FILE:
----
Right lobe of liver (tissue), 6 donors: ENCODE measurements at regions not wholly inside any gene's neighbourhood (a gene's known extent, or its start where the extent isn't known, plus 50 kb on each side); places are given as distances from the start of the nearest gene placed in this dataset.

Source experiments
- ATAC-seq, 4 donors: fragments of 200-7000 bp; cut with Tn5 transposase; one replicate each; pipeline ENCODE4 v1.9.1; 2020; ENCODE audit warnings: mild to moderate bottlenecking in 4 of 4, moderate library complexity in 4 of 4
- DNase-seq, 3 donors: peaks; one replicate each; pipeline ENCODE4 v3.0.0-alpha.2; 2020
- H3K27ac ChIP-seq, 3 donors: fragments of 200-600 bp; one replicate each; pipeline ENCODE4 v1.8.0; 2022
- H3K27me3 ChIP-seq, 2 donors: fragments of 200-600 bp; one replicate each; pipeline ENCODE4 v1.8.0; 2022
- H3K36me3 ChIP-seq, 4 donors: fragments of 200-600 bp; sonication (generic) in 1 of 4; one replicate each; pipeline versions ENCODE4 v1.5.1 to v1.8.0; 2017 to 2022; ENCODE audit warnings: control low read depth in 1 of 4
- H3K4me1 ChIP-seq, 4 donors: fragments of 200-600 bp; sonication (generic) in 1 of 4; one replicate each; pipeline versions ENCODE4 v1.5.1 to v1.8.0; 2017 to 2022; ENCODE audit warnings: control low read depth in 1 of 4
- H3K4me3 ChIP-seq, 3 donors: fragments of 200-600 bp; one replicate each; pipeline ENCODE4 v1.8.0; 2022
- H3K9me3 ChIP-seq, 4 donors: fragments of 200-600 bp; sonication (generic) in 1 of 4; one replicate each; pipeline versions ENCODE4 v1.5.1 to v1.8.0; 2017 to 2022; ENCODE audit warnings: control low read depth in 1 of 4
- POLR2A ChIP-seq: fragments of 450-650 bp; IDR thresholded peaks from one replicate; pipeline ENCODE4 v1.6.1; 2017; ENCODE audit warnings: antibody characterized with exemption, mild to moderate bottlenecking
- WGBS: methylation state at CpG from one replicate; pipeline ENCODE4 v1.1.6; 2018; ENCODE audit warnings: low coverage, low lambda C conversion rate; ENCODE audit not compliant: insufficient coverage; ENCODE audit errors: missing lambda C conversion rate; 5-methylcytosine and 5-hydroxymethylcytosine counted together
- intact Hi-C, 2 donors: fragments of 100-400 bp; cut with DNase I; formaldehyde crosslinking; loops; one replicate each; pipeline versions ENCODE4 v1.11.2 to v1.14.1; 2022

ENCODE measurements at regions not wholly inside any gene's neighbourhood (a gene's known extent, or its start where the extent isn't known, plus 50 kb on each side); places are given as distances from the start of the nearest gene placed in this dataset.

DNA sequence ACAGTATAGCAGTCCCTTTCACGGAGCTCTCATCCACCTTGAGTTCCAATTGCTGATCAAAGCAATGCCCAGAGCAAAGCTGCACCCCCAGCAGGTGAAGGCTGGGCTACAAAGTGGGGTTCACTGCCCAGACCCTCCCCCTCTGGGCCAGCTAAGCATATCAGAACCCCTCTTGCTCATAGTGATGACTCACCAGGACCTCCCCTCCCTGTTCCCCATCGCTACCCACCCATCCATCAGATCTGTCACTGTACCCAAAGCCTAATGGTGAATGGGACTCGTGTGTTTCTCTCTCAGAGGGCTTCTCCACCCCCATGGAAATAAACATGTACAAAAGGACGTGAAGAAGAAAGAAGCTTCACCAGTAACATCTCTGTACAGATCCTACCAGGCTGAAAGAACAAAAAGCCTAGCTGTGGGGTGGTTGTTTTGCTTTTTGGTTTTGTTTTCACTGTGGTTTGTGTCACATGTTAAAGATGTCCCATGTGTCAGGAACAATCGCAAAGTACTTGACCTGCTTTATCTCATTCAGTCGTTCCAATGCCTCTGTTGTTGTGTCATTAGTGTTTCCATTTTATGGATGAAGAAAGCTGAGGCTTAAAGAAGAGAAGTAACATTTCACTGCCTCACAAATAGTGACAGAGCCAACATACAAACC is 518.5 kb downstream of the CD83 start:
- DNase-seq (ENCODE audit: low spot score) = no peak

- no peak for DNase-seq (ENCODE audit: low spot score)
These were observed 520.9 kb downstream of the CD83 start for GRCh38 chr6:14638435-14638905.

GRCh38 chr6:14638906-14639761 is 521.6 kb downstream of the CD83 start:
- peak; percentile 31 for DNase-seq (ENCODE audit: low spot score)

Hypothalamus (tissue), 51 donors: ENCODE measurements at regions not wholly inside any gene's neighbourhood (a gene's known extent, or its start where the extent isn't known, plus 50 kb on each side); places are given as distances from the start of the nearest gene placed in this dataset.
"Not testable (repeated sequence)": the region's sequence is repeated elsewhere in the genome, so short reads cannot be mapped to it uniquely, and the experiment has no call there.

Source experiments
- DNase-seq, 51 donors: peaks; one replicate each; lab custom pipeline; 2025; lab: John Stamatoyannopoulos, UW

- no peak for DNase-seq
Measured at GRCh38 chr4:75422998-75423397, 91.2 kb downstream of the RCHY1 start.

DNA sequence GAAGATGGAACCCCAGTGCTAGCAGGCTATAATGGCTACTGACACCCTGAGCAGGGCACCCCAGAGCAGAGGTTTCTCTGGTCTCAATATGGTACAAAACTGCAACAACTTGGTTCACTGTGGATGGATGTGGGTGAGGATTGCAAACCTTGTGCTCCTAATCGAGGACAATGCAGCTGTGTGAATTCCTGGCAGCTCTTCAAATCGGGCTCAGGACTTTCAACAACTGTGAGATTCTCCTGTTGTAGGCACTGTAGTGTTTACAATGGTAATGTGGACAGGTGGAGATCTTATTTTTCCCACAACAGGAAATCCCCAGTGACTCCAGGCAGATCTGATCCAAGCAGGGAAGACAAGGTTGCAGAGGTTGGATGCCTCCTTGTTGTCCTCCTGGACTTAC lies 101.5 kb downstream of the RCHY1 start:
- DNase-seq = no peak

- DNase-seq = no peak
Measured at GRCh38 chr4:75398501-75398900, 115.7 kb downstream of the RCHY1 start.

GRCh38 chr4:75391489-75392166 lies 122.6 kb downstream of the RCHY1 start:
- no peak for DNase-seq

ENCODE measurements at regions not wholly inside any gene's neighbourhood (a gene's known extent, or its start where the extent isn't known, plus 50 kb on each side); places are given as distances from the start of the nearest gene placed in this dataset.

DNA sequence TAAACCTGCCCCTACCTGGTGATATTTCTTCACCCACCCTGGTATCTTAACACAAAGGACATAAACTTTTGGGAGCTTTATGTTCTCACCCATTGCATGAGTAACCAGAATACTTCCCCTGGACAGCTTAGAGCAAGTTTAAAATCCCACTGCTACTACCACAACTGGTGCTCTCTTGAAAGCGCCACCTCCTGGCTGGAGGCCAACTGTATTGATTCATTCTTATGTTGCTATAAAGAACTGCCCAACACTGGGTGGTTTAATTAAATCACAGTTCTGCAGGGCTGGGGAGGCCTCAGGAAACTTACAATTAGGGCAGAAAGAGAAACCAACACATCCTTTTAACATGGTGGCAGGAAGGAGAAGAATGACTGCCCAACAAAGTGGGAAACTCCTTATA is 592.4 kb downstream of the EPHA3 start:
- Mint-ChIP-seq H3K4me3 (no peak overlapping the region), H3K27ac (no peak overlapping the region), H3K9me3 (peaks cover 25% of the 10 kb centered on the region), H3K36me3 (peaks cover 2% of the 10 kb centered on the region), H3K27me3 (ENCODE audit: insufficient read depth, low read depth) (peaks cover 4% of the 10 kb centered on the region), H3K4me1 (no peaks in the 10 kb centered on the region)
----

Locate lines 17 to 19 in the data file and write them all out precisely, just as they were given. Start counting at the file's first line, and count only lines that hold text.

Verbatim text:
- no peak for DNase-seq (ENCODE audit: low spot score)
These were observed 520.9 kb downstream of the CD83 start for GRCh38 chr6:14638435-14638905.

GRCh38 chr6:14638906-14639761 is 521.6 kb downstream of the CD83 start: